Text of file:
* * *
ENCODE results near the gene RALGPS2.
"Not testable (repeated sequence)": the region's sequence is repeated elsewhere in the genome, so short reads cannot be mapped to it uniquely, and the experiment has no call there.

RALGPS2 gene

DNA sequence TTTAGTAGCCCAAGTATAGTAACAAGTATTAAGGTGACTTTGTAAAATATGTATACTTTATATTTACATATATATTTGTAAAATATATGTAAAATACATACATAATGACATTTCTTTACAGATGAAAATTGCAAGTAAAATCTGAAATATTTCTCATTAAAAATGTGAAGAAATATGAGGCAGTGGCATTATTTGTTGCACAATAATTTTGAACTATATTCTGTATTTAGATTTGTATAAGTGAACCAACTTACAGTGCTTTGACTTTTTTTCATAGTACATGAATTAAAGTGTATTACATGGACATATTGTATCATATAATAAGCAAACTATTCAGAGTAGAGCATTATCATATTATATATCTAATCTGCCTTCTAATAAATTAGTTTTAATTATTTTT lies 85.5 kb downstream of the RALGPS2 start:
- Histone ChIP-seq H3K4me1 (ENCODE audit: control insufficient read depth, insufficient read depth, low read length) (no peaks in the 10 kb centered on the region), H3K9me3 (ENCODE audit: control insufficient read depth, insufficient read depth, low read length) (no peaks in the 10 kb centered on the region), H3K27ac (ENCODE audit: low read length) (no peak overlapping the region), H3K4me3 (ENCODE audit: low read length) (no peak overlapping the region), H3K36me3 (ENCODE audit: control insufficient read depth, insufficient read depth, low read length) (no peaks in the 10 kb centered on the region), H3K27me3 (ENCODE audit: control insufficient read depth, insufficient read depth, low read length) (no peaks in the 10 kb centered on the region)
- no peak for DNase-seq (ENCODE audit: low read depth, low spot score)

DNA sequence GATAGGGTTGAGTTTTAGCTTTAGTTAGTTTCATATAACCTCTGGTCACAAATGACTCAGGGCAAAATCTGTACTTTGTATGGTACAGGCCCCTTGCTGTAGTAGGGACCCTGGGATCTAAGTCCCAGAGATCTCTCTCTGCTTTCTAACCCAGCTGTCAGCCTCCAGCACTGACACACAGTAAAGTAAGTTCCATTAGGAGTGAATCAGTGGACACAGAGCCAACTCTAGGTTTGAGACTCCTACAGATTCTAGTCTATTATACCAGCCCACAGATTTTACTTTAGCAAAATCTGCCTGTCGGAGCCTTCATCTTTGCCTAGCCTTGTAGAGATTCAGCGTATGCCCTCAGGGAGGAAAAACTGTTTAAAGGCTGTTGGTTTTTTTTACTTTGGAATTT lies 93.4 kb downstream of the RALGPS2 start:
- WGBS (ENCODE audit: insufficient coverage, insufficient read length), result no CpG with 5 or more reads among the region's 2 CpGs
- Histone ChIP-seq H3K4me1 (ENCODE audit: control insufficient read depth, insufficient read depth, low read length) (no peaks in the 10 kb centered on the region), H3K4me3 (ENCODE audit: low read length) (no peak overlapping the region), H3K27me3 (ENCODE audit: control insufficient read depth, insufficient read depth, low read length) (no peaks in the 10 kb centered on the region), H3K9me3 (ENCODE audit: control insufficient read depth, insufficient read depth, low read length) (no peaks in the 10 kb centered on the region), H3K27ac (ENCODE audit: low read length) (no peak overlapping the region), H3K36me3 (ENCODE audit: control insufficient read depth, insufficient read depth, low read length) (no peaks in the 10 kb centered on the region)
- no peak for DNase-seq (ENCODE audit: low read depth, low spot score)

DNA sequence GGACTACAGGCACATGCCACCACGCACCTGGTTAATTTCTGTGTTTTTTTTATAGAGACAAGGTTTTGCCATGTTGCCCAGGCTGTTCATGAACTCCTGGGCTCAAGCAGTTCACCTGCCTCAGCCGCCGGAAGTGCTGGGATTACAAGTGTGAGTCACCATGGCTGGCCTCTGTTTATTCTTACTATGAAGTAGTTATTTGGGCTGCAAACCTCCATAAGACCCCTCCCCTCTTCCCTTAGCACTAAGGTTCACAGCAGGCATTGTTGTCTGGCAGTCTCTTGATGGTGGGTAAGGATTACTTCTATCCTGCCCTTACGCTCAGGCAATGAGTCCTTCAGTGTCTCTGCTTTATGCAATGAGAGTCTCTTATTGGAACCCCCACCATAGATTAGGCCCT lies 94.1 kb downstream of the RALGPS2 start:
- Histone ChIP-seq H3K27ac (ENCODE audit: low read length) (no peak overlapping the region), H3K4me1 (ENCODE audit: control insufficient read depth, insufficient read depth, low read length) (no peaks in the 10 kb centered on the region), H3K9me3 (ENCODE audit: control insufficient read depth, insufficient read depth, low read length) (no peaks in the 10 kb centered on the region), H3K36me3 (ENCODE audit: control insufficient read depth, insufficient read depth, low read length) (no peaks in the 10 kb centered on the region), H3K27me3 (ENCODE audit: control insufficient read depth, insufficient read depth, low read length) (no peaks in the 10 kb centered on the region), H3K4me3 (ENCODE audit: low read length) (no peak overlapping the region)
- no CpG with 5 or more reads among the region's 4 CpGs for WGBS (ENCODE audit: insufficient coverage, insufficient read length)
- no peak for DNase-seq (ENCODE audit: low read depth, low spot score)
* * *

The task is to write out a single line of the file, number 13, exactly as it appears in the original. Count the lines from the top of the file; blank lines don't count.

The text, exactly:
- no CpG with 5 or more reads among the region's 4 CpGs for WGBS (ENCODE audit: insufficient coverage, insufficient read length)